"Jurisdictions are going to be standing up joint flu and Covid vaccine clinics and other opportunities for people to get both their flu vaccine and their Covid updated booster together," said Lori Tremmel Freeman, CEO of the National Association of County and City Health Officials. She added that there is "no problem at all" with getting both shots at the same time or close together.

    "I really believe this is why God gave us two arms—one for the flu shot and the other one for the covid shot," said Ashish Jha, White House coronavirus response coordinator.

    However, some health experts say it may be too early to get a flu vaccine since protection typically decreases relatively quickly over the course of a flu season. For example, a study from researchers at the Kaiser Permanent Vaccine Study Center and the Harvard School of Public Health found that vaccine effectiveness declines by roughly 18% for every 28-day period.

    "You've got about four months of pretty solid protection," said Emily Martin, an associate professor of epidemiology who specializes in flu at the University of Michigan School of Public Health.

    If people get vaccinated against the flu right now, they may not be well protected if the flu season does not peak until February or March, much like it did in the 2021-2022 season. Instead, some health experts are recommending people wait until the end of October to get a flu shot unless flu activity begins to pick up earlier.

    "I'll follow very carefully the activity in the community," said Michael Osterholm, director of the University of Minnesota's Center for Infectious Disease Research and Policy. "If it starts to pick up, I'll move immediately. Otherwise I'm counting on sometime in late October, early November."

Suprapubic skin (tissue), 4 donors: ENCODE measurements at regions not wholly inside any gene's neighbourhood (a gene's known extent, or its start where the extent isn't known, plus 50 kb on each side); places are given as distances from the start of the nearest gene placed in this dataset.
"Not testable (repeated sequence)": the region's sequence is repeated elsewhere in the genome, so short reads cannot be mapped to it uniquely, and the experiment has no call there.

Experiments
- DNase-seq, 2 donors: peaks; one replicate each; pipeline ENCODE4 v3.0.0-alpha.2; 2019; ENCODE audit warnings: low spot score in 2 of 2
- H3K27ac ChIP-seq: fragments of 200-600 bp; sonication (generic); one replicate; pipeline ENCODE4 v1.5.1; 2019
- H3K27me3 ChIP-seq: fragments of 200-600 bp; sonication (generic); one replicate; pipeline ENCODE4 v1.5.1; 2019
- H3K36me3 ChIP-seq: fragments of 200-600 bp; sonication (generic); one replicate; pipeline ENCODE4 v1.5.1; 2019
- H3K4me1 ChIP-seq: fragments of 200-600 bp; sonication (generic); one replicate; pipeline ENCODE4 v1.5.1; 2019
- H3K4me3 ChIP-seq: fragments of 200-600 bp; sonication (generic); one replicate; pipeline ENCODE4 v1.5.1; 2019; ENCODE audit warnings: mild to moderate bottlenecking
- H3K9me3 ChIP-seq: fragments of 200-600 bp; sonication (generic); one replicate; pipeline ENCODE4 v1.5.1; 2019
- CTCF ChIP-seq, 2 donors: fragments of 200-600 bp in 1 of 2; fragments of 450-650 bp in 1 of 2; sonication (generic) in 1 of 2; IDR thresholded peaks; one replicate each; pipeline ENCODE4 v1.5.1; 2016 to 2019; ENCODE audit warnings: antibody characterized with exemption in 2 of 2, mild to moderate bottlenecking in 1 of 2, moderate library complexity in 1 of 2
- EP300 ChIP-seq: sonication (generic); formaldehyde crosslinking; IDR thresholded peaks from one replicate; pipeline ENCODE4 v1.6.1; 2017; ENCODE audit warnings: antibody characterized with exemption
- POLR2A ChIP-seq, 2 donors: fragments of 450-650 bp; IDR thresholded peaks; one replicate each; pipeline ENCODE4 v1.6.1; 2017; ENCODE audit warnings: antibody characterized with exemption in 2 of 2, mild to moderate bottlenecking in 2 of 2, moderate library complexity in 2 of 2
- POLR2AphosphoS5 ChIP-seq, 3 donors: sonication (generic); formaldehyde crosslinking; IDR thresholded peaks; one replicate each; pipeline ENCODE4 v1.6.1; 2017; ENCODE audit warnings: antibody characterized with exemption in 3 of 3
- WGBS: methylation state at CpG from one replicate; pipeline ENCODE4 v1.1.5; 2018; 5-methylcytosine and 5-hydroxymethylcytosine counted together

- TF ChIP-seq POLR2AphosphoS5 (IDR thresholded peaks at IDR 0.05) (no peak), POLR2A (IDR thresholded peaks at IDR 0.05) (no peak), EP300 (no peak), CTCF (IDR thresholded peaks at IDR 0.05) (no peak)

On the other hand, other health experts argue that moving towards a joint administration approach with the Covid-19 and flu vaccines is the best way to simplify the vaccination process and increase overall coverage rates.

    According to Ed Belongia, director of the Center for Clinical Epidemiology and Population Health at the Marshfield Clinic Research Institute in Wisconsin, public health authorities should consider what is best for the population as a whole, not just individuals, when planning vaccination campaigns.

    "There's a tradeoff, right, between starting too early and having waning, versus missing opportunities to vaccinate," said Belongia. "In terms of trying to optimize timing, you lose people who don't get vaccinated at all. Trying to balance those is difficult because you don’t know when the flu season is going to begin each year."

    Overall, pairing the Covid-19 and flu vaccines together will make it easier for people who want to get vaccinated and potentially encourage more people to get vaccinated overall—even if getting a flu vaccine earlier in the year may ultimately lead to lower protection.

    Noel Brewer, a professor of health behavior at the University of North Carolina, said he thinks joint-administration is the right approach. "I don't think any of this is free. I don't think any of it's easy," said Brewer. "There isn't a single best option that we can do that doesn't have some consequences. We just have to take the less onerous consequence." (Branswell, STAT, 9/9; Howard, CNN, 9/12)